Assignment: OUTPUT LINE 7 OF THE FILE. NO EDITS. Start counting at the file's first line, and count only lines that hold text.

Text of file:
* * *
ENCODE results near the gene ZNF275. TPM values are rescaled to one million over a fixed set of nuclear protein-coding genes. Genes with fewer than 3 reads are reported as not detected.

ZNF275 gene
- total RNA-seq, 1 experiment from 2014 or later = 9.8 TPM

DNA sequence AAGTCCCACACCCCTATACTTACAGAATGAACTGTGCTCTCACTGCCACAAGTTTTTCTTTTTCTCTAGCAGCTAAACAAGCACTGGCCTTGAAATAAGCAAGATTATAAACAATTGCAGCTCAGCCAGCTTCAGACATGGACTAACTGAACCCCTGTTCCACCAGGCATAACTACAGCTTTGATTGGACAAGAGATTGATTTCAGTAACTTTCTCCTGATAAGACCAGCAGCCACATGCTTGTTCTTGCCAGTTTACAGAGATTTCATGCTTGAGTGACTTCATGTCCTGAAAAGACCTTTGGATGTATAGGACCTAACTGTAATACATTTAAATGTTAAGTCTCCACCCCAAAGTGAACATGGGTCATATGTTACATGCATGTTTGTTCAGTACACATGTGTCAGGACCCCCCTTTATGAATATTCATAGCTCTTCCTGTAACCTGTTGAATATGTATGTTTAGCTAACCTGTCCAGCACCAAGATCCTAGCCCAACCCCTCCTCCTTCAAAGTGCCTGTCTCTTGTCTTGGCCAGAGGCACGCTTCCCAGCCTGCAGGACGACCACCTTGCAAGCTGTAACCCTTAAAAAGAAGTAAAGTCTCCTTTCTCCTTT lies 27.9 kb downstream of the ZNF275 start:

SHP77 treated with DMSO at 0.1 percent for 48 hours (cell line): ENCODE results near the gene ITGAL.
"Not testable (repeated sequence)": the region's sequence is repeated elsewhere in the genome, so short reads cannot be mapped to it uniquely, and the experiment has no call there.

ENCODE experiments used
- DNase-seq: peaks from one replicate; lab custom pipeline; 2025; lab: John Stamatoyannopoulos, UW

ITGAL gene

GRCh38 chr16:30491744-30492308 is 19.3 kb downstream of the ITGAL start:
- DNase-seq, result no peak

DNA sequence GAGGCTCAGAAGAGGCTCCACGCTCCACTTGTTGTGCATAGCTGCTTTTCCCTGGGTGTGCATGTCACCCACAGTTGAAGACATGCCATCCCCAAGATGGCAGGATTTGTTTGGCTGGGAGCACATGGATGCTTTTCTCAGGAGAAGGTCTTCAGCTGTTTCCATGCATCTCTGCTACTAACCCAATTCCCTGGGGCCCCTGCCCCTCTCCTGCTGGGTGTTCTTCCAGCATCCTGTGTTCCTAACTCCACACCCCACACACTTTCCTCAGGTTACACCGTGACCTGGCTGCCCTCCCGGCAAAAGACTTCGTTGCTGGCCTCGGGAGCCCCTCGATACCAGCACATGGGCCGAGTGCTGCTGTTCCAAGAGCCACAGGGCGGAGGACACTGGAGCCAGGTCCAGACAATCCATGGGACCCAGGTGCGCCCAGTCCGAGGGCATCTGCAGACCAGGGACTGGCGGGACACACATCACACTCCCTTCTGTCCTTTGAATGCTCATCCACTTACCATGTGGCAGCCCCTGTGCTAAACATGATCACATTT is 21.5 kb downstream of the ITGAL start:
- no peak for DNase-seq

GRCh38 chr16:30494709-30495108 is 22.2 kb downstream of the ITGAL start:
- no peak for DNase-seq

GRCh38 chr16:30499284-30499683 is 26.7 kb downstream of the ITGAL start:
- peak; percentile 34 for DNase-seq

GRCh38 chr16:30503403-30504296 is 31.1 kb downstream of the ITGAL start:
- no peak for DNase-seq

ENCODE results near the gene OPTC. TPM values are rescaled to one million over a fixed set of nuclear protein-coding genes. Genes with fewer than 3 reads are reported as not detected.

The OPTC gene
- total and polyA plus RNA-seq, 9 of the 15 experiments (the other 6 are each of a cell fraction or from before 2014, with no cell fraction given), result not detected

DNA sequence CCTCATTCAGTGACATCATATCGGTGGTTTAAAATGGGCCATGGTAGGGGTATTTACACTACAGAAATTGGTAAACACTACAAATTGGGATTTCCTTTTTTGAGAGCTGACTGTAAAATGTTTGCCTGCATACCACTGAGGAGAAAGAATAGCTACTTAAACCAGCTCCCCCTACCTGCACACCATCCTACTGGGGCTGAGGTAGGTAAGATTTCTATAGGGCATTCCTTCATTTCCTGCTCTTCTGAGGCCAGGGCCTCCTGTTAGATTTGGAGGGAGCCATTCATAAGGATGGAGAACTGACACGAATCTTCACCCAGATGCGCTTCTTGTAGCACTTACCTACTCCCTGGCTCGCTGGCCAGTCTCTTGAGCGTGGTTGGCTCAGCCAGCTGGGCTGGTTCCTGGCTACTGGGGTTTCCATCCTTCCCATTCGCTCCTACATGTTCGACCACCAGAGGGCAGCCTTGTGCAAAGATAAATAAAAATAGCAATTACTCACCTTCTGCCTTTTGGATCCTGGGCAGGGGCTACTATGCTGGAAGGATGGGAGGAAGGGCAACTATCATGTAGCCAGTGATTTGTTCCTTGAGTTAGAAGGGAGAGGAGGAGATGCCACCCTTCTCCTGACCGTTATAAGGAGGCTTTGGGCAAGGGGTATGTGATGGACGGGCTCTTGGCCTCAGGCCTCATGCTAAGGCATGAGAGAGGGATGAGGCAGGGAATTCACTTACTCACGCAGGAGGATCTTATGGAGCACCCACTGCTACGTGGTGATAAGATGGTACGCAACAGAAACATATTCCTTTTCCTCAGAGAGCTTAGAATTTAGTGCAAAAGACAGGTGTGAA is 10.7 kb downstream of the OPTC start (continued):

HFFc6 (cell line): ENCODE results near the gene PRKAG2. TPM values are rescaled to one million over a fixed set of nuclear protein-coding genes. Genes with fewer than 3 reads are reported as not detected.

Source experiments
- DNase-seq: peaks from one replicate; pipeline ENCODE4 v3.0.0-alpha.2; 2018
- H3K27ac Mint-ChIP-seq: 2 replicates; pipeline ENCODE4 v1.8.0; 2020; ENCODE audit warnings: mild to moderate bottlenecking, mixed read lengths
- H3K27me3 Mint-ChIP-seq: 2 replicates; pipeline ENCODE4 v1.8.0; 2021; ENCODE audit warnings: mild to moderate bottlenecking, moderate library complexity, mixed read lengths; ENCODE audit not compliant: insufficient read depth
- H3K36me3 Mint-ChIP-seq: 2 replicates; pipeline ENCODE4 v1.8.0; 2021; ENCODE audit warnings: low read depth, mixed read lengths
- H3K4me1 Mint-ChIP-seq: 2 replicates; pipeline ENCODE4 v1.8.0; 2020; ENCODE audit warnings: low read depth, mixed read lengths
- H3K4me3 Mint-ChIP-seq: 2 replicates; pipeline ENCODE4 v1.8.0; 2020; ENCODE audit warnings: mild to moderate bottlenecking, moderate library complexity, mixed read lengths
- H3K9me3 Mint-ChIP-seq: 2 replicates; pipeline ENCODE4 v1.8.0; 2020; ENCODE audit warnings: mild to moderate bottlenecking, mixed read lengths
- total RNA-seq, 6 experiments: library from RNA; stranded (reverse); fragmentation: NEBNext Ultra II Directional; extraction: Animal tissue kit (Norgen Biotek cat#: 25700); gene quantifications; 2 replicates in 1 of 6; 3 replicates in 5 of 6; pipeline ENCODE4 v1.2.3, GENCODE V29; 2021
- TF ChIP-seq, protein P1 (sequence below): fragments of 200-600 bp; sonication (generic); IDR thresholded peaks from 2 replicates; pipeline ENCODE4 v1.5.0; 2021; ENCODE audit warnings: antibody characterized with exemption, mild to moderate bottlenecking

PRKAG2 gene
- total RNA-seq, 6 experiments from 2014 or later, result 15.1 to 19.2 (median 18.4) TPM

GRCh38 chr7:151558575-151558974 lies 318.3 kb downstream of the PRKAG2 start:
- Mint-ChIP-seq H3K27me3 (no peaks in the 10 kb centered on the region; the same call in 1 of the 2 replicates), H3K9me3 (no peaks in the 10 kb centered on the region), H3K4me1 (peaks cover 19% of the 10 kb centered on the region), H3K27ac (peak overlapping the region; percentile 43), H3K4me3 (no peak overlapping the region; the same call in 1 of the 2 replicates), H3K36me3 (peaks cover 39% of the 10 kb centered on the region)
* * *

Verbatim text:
ENCODE experiments used